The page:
The days after Brexit; it was open season.
It was hunting season on British streets.
Bits of bunting flapping in the breeze
like bodies over Mississippi and Georgia,
looked like treason was making a comeback,
more comebacks than Nigel Farage
as history starts to repeats itself.
In my smothering dreams,
I walk into my year-nine class…
there’s a hat on my seat with a promise:
Hunting Means Hunting,
to Make the Woods Great Again,
to put the Great
back in Great Britain.
And it feels like someone
has drawn an X on my chest
with ninety lashes. It’s the same hat
that the children of my youth wear now.
They ask me to meet them halfway,
to reach across the shop aisle,
bypassing sugarcane and soy sauce,
nutmeg and chocolate; tea and coffee;
rice and tobacco; indigo and cotton!
They ask if I care
to walk over corpses
that look like me.
They ask me
to forget the countries
that their ancestors
put on their backs.
They ask me to forget
in order to compromise.
I walk through Northampton
to the sound of history’s cries.
I see my not-so-childhood friends,
they know what their parents did.
They feel guilty; they still feel
my brittle bones in their hands,
skull and crossbones raised at half-mast.
“The blacker the berry the sweeter the juice”
But the Head Collectors said:
“The darker the meat the longer the noose.”
They hold my head in their hands and say
“You’re one of the good ones, but it’s hunting season.”
I wrote this poem inspired from ‘Effing Swings and Roundabouts’ by fellow poet and friend Lauren D’Alessandro-Heath where she dissects her name and its connotations through poetry and spoken words.
Additionally, this poem came from my three-week stint in Toronto and Ottawa (Canada) when Uber drivers kept asking me “Where are you from?” as “the UK” wasn’t good enough for them.
In my poem, I aim to do the same thing with my names and their baggage, as well as answering the quintessential question.
This is a question that is asked on a regular basis to people who look different, those that show otherness, including whites.
Where Are You From?
Enjoy (mind you, it’s a long one so buckle up). Above is a reading of my own poem, followed by the text version (below).
That day in history class, I was giving the teacher a grilling; talking at speed about the chosen truths they make kids read.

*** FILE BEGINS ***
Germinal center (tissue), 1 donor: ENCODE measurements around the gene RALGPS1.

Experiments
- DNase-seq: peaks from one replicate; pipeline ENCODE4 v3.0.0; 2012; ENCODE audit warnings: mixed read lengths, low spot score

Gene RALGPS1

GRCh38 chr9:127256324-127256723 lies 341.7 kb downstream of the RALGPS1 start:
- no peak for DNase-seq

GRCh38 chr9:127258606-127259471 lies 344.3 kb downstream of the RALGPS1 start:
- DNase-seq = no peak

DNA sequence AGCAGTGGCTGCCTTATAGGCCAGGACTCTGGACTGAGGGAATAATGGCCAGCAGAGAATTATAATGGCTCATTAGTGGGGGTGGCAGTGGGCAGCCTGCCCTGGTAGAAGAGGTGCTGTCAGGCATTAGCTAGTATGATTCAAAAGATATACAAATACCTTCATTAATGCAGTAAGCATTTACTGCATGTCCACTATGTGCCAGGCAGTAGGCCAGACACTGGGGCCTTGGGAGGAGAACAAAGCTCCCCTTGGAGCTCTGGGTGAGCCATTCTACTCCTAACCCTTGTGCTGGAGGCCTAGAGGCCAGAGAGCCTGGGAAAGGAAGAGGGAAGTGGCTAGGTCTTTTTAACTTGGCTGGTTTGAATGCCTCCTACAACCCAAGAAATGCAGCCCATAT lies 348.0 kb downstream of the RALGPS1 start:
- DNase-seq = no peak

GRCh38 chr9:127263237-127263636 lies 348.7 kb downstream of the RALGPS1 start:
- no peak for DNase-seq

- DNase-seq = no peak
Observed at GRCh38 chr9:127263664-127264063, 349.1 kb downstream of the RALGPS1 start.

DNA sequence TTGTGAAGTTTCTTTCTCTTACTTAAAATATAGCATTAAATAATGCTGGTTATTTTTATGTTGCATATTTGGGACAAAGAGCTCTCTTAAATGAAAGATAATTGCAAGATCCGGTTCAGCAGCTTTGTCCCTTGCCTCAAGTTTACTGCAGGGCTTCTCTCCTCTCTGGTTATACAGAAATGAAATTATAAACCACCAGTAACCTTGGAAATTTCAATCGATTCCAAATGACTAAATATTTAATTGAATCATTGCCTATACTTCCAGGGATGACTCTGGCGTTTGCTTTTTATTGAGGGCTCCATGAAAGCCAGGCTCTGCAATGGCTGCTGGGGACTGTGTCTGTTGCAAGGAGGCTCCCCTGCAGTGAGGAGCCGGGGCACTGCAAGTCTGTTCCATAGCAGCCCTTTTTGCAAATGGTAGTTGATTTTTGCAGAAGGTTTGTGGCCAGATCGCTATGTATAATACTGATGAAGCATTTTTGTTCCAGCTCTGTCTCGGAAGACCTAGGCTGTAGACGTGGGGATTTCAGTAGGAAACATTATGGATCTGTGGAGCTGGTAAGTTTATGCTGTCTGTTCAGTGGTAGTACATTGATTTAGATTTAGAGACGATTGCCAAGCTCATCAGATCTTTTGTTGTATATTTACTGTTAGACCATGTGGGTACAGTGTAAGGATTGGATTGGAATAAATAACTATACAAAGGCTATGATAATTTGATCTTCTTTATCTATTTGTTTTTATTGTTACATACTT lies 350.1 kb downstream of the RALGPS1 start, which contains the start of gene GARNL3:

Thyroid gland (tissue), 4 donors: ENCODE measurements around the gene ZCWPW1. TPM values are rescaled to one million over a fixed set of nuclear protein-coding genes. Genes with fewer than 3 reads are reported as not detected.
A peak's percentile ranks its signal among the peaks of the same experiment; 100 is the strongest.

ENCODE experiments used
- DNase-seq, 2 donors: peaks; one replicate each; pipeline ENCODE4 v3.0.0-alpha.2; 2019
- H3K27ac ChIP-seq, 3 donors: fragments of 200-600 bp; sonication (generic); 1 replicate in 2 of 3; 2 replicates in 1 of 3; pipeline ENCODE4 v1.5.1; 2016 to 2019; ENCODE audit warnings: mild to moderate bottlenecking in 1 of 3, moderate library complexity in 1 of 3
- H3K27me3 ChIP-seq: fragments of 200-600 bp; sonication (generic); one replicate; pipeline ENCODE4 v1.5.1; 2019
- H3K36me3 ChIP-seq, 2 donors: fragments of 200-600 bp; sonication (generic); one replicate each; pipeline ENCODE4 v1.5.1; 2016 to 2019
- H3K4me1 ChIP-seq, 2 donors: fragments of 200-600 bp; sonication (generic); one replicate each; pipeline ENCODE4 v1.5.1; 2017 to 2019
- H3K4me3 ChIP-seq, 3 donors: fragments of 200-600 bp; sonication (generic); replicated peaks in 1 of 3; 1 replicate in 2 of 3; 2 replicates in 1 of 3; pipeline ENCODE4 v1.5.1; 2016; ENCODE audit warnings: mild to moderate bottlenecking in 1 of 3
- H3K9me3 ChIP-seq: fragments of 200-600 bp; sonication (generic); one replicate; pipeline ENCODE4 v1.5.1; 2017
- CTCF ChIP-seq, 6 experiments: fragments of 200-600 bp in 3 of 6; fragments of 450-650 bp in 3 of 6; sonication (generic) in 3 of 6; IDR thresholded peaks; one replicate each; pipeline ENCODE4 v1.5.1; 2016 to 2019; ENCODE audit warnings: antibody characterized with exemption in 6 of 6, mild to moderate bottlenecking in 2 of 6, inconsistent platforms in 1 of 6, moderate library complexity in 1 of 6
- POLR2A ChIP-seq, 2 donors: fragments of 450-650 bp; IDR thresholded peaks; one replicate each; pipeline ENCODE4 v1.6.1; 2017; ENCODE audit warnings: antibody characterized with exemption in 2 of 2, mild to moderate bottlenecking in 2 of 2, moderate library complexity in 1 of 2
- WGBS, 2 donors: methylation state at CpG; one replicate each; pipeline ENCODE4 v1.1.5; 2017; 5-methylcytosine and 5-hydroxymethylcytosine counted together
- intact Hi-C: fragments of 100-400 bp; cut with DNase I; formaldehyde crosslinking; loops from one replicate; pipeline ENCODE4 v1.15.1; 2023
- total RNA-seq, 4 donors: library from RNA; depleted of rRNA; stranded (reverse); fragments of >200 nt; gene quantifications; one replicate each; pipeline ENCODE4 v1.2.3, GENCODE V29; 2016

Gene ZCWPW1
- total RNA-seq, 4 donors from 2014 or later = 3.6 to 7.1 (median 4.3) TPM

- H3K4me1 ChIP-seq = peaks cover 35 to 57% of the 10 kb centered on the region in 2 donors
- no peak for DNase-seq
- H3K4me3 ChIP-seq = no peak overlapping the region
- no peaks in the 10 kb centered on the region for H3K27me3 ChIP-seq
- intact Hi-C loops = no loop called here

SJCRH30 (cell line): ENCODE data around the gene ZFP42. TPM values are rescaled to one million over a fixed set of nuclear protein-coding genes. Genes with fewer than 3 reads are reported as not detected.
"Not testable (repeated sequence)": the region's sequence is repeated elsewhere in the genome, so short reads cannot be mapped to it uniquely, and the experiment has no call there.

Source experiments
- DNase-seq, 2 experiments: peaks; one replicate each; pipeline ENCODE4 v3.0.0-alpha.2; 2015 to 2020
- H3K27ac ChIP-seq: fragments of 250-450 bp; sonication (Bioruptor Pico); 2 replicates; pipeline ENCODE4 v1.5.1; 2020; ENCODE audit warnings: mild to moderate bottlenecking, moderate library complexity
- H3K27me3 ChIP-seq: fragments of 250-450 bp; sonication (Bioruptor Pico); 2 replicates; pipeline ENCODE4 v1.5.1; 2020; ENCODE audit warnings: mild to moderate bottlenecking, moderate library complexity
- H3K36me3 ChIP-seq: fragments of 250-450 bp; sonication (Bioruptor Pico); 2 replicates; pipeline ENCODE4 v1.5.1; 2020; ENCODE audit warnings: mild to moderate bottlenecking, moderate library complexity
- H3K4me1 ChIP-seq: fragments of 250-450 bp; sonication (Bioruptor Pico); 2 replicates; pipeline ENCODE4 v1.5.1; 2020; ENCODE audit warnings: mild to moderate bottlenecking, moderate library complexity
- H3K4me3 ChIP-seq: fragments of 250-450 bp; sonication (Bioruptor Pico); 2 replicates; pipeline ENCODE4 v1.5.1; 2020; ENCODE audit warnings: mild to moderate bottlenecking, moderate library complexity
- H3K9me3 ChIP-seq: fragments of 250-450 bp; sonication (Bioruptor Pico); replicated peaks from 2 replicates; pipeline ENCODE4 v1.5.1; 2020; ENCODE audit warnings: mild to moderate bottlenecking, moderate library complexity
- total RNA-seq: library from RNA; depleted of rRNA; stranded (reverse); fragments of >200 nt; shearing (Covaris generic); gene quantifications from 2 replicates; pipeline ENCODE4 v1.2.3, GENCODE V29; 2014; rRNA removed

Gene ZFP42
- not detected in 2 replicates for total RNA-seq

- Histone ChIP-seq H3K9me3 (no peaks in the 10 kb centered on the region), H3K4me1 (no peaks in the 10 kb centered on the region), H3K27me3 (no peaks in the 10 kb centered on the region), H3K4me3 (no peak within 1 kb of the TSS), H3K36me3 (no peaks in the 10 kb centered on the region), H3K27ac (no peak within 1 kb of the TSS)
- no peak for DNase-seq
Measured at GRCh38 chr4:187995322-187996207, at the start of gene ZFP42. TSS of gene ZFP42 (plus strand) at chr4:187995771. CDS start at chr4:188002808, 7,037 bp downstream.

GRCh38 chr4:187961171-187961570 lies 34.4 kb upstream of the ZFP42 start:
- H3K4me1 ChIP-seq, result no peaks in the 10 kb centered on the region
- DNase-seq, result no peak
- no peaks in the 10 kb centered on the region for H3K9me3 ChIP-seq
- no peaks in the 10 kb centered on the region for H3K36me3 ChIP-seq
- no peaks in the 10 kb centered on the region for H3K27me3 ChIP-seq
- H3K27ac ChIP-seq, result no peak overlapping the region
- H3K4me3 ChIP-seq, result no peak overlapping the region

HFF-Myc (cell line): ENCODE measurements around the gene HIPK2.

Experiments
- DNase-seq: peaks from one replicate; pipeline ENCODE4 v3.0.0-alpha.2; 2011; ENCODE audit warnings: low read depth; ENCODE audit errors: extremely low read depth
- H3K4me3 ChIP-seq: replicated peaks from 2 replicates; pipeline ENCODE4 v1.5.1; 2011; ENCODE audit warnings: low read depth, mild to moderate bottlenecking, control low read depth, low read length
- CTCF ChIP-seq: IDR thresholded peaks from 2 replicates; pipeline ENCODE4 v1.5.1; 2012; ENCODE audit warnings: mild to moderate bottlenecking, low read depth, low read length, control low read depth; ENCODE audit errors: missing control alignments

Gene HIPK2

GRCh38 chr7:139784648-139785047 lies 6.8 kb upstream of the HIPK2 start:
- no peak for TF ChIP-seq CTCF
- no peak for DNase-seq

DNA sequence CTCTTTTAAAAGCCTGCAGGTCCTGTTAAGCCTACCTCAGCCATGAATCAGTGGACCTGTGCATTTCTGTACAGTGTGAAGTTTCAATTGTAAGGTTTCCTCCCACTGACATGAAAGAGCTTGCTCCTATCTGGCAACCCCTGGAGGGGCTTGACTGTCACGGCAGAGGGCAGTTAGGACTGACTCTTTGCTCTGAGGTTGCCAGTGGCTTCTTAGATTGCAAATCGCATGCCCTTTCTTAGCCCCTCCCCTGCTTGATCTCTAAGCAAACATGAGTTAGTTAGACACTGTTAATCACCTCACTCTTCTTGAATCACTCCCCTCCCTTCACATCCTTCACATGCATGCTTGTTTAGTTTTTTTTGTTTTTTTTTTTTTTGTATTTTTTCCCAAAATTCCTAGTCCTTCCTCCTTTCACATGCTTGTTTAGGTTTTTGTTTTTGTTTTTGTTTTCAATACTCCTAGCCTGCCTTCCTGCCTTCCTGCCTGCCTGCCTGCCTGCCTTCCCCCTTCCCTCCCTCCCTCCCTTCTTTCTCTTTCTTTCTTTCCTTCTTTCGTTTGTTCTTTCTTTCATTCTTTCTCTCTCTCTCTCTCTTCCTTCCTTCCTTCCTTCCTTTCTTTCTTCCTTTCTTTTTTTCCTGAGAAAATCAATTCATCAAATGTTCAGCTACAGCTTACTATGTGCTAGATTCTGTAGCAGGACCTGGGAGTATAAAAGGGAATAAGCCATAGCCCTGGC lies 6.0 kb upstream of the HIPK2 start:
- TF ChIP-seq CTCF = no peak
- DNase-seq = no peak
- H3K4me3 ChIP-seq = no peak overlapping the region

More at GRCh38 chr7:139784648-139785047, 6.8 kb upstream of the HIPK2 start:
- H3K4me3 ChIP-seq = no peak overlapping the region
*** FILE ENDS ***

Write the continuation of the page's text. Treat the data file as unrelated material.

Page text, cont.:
I paused, preparing my trident for war like Poseidon, preparing to debate with spitting snakes of Medusa.
Her speech hisses, her mouth a boneyard of teeth, like the streets of England below, a radio with its back ripped off.
Her mouth leans in and asks:
“Where are you from?”
And I laugh, it’s not the first time I’ve been asked. Could it be my brown skin, my frizzy hair? Alien? This Martian melanin man too dark to not have come from foreign soil.
My name has been Ventour and Griffiths. That’s where I am from. But I’m also Noel and Welsh. I come from Parkes and Baptiste. Moore and Clouden.
Slave names given to my ancestors who endured the Trade so I could have my life, that outlasted the raids of West Africa for gunpowder and gold.
I can trace these names back to Grenada and Jamaica. Ventour and Noel come from my mother’s family, originating in Grand Roy and St George’s.
Grenadian, or French like Mr Coloniser’s name.
My family back home, now country bumpkins, farmers, real estate holders, gardeners inheriting those allotments from those who carried our forbears as human cargo.
Grenada… Isle of Spice, paradise, soca and calypso, the world’s second biggest exporter of nutmeg, then there’s those submerged slave statues in St George’s Bay.
My father’s family…
Griffiths and Parkes, from Manchester and Portland, Jamaica. Jerk chicken and Rastafarianism. Reggae – Bob Marley, Gregory Isaacs,
sound systems booming from forests, parties in bush down dirt tracks far from GPS and Google Earth. Ackee and saltfish. Dreadlocks and Patois.
Walking down a dirt road, there’ll be two men playing dominoes on a box next to a goat. Solve the riddle and they will tell you where you need to go like it’s a Skyrim side quest. I jest,
but I know both cultures and countries, that my names come from killing nations, the cremations of traditions, religions and languages.
Slavery and dictatorships as blood sports from the ends of nine tails, and the flailing bodies from trees round Jamaica and Grenada;
Ghana and Nigeria; Ivory Coast and Senegal; from the ships that sailed slaves down the Thames, from the slave markets of Bristol – both sides of the Atlantic.
My names mean strong, mean survivor, like Nanny de Maroon.